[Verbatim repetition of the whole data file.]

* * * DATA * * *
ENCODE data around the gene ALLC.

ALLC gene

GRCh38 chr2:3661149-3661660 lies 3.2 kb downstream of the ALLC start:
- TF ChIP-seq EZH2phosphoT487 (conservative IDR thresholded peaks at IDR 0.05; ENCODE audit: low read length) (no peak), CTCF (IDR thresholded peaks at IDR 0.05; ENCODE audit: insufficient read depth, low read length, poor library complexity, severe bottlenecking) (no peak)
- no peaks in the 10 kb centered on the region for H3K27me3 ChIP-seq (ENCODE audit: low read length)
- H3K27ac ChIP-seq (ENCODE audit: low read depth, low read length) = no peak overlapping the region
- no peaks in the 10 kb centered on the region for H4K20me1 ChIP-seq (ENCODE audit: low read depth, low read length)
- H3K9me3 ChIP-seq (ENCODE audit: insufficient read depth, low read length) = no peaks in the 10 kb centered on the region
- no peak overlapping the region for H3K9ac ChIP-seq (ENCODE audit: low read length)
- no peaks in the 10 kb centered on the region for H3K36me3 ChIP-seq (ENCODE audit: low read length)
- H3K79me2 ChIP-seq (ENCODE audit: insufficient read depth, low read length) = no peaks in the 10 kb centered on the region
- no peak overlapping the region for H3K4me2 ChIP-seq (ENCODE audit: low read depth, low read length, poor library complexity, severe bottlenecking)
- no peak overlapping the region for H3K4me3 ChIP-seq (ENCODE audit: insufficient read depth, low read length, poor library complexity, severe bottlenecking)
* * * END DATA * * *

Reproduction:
ENCODE data around the gene ALLC.

ALLC gene

GRCh38 chr2:3661149-3661660 lies 3.2 kb downstream of the ALLC start:
- TF ChIP-seq EZH2phosphoT487 (conservative IDR thresholded peaks at IDR 0.05; ENCODE audit: low read length) (no peak), CTCF (IDR thresholded peaks at IDR 0.05; ENCODE audit: insufficient read depth, low read length, poor library complexity, severe bottlenecking) (no peak)
- no peaks in the 10 kb centered on the region for H3K27me3 ChIP-seq (ENCODE audit: low read length)
- H3K27ac ChIP-seq (ENCODE audit: low read depth, low read length) = no peak overlapping the region
- no peaks in the 10 kb centered on the region for H4K20me1 ChIP-seq (ENCODE audit: low read depth, low read length)
- H3K9me3 ChIP-seq (ENCODE audit: insufficient read depth, low read length) = no peaks in the 10 kb centered on the region
- no peak overlapping the region for H3K9ac ChIP-seq (ENCODE audit: low read length)
- no peaks in the 10 kb centered on the region for H3K36me3 ChIP-seq (ENCODE audit: low read length)
- H3K79me2 ChIP-seq (ENCODE audit: insufficient read depth, low read length) = no peaks in the 10 kb centered on the region
- no peak overlapping the region for H3K4me2 ChIP-seq (ENCODE audit: low read depth, low read length, poor library complexity, severe bottlenecking)
- no peak overlapping the region for H3K4me3 ChIP-seq (ENCODE audit: insufficient read depth, low read length, poor library complexity, severe bottlenecking)